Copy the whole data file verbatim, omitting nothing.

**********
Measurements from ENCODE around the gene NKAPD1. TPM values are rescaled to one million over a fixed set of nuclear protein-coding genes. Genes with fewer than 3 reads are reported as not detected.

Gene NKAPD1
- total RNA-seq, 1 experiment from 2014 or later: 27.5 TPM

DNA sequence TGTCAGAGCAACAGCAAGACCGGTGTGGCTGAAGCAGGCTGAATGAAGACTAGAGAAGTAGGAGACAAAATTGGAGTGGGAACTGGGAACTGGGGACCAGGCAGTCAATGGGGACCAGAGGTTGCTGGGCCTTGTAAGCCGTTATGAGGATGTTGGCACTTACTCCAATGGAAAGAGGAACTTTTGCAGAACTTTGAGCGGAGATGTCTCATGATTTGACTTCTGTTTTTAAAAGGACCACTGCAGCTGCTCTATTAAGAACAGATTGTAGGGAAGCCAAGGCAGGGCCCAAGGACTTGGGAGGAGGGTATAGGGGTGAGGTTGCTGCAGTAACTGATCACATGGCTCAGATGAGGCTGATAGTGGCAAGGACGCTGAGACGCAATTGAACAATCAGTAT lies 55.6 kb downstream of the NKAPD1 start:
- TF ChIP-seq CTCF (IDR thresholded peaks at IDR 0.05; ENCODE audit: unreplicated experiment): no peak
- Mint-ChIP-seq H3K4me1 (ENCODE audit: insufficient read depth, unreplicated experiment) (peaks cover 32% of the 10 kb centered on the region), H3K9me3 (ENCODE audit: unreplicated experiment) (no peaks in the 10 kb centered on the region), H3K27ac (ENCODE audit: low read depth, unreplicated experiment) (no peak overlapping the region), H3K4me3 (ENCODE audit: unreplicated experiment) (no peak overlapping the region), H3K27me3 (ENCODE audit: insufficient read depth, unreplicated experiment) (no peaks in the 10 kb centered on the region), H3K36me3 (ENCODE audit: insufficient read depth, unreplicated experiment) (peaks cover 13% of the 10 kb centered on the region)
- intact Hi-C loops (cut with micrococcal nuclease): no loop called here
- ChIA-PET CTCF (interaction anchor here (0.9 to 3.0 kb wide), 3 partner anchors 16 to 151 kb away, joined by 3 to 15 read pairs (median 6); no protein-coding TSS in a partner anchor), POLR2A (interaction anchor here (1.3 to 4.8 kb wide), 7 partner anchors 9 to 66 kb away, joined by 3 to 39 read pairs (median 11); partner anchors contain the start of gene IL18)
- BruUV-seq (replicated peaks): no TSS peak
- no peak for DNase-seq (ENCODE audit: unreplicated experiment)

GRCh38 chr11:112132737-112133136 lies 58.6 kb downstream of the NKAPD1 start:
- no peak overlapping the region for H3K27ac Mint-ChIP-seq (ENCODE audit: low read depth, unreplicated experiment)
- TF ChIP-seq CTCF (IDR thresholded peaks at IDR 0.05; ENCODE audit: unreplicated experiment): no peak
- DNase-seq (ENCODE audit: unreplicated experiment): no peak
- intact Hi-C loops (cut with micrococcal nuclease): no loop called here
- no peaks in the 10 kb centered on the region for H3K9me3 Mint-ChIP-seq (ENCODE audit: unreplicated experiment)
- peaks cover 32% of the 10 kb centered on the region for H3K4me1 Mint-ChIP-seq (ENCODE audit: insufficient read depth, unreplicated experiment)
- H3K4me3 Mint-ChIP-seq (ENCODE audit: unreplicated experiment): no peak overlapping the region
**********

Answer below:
Measurements from ENCODE around the gene NKAPD1. TPM values are rescaled to one million over a fixed set of nuclear protein-coding genes. Genes with fewer than 3 reads are reported as not detected.

Gene NKAPD1
- total RNA-seq, 1 experiment from 2014 or later: 27.5 TPM

DNA sequence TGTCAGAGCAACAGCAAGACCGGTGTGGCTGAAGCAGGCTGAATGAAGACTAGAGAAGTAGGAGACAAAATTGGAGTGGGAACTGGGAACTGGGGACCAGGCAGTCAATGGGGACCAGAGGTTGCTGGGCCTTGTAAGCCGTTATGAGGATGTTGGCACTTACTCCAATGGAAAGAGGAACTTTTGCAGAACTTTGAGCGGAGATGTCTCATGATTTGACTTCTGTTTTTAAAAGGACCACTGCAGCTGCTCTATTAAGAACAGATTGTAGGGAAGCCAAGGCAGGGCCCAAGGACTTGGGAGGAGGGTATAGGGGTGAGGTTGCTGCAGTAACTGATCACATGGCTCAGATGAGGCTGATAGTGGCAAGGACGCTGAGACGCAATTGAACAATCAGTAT lies 55.6 kb downstream of the NKAPD1 start:
- TF ChIP-seq CTCF (IDR thresholded peaks at IDR 0.05; ENCODE audit: unreplicated experiment): no peak
- Mint-ChIP-seq H3K4me1 (ENCODE audit: insufficient read depth, unreplicated experiment) (peaks cover 32% of the 10 kb centered on the region), H3K9me3 (ENCODE audit: unreplicated experiment) (no peaks in the 10 kb centered on the region), H3K27ac (ENCODE audit: low read depth, unreplicated experiment) (no peak overlapping the region), H3K4me3 (ENCODE audit: unreplicated experiment) (no peak overlapping the region), H3K27me3 (ENCODE audit: insufficient read depth, unreplicated experiment) (no peaks in the 10 kb centered on the region), H3K36me3 (ENCODE audit: insufficient read depth, unreplicated experiment) (peaks cover 13% of the 10 kb centered on the region)
- intact Hi-C loops (cut with micrococcal nuclease): no loop called here
- ChIA-PET CTCF (interaction anchor here (0.9 to 3.0 kb wide), 3 partner anchors 16 to 151 kb away, joined by 3 to 15 read pairs (median 6); no protein-coding TSS in a partner anchor), POLR2A (interaction anchor here (1.3 to 4.8 kb wide), 7 partner anchors 9 to 66 kb away, joined by 3 to 39 read pairs (median 11); partner anchors contain the start of gene IL18)
- BruUV-seq (replicated peaks): no TSS peak
- no peak for DNase-seq (ENCODE audit: unreplicated experiment)

GRCh38 chr11:112132737-112133136 lies 58.6 kb downstream of the NKAPD1 start:
- no peak overlapping the region for H3K27ac Mint-ChIP-seq (ENCODE audit: low read depth, unreplicated experiment)
- TF ChIP-seq CTCF (IDR thresholded peaks at IDR 0.05; ENCODE audit: unreplicated experiment): no peak
- DNase-seq (ENCODE audit: unreplicated experiment): no peak
- intact Hi-C loops (cut with micrococcal nuclease): no loop called here
- no peaks in the 10 kb centered on the region for H3K9me3 Mint-ChIP-seq (ENCODE audit: unreplicated experiment)
- peaks cover 32% of the 10 kb centered on the region for H3K4me1 Mint-ChIP-seq (ENCODE audit: insufficient read depth, unreplicated experiment)
- H3K4me3 Mint-ChIP-seq (ENCODE audit: unreplicated experiment): no peak overlapping the region